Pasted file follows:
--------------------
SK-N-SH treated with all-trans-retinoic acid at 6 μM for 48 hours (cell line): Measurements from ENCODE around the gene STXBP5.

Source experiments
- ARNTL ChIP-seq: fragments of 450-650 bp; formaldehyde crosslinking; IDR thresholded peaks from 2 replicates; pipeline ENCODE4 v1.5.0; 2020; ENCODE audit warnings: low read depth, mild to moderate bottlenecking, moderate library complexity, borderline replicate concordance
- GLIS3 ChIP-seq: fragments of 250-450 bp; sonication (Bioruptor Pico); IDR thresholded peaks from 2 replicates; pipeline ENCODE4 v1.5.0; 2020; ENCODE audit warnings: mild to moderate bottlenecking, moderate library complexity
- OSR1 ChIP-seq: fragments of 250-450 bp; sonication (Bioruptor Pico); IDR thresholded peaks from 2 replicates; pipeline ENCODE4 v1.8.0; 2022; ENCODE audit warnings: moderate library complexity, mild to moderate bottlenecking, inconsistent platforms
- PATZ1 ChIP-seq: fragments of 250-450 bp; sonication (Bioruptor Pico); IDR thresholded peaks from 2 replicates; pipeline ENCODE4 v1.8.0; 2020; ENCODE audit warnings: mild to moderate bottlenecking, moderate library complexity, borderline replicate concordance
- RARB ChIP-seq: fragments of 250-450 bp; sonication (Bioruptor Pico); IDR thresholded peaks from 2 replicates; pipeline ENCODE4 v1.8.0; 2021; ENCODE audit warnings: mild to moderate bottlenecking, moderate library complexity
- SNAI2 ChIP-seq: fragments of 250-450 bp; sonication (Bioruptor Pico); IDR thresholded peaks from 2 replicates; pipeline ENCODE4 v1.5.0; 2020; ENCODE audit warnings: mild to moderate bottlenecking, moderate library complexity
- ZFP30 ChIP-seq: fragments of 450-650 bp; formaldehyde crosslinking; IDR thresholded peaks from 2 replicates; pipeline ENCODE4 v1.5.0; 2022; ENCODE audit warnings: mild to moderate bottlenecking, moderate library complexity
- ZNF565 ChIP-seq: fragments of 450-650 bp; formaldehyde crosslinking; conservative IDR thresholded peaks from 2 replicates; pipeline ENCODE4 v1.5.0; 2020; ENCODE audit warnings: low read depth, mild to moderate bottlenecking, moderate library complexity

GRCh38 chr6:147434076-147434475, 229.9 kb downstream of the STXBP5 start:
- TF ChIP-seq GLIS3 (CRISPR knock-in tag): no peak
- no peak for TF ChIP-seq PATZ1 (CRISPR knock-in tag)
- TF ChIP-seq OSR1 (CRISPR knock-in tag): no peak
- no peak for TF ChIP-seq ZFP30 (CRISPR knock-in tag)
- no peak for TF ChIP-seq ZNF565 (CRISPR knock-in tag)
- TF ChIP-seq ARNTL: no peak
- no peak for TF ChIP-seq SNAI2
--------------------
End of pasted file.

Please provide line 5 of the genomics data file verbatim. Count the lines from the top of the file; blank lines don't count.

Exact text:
- OSR1 ChIP-seq: fragments of 250-450 bp; sonication (Bioruptor Pico); IDR thresholded peaks from 2 replicates; pipeline ENCODE4 v1.8.0; 2022; ENCODE audit warnings: moderate library complexity, mild to moderate bottlenecking, inconsistent platforms